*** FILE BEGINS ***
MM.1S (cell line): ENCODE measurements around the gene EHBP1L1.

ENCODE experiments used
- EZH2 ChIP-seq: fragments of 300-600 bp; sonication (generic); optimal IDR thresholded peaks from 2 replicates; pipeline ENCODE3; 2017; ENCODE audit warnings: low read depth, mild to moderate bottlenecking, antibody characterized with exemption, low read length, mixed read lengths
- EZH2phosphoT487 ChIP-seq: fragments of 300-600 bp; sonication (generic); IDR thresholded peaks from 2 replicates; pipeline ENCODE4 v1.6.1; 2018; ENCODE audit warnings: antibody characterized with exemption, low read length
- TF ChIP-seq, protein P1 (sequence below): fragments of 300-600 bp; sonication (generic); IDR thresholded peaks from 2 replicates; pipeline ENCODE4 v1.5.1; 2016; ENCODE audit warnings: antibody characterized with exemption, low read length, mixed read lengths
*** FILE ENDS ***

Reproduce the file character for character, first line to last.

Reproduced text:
MM.1S (cell line): ENCODE measurements around the gene EHBP1L1.

ENCODE experiments used
- EZH2 ChIP-seq: fragments of 300-600 bp; sonication (generic); optimal IDR thresholded peaks from 2 replicates; pipeline ENCODE3; 2017; ENCODE audit warnings: low read depth, mild to moderate bottlenecking, antibody characterized with exemption, low read length, mixed read lengths
- EZH2phosphoT487 ChIP-seq: fragments of 300-600 bp; sonication (generic); IDR thresholded peaks from 2 replicates; pipeline ENCODE4 v1.6.1; 2018; ENCODE audit warnings: antibody characterized with exemption, low read length
- TF ChIP-seq, protein P1 (sequence below): fragments of 300-600 bp; sonication (generic); IDR thresholded peaks from 2 replicates; pipeline ENCODE4 v1.5.1; 2016; ENCODE audit warnings: antibody characterized with exemption, low read length, mixed read lengths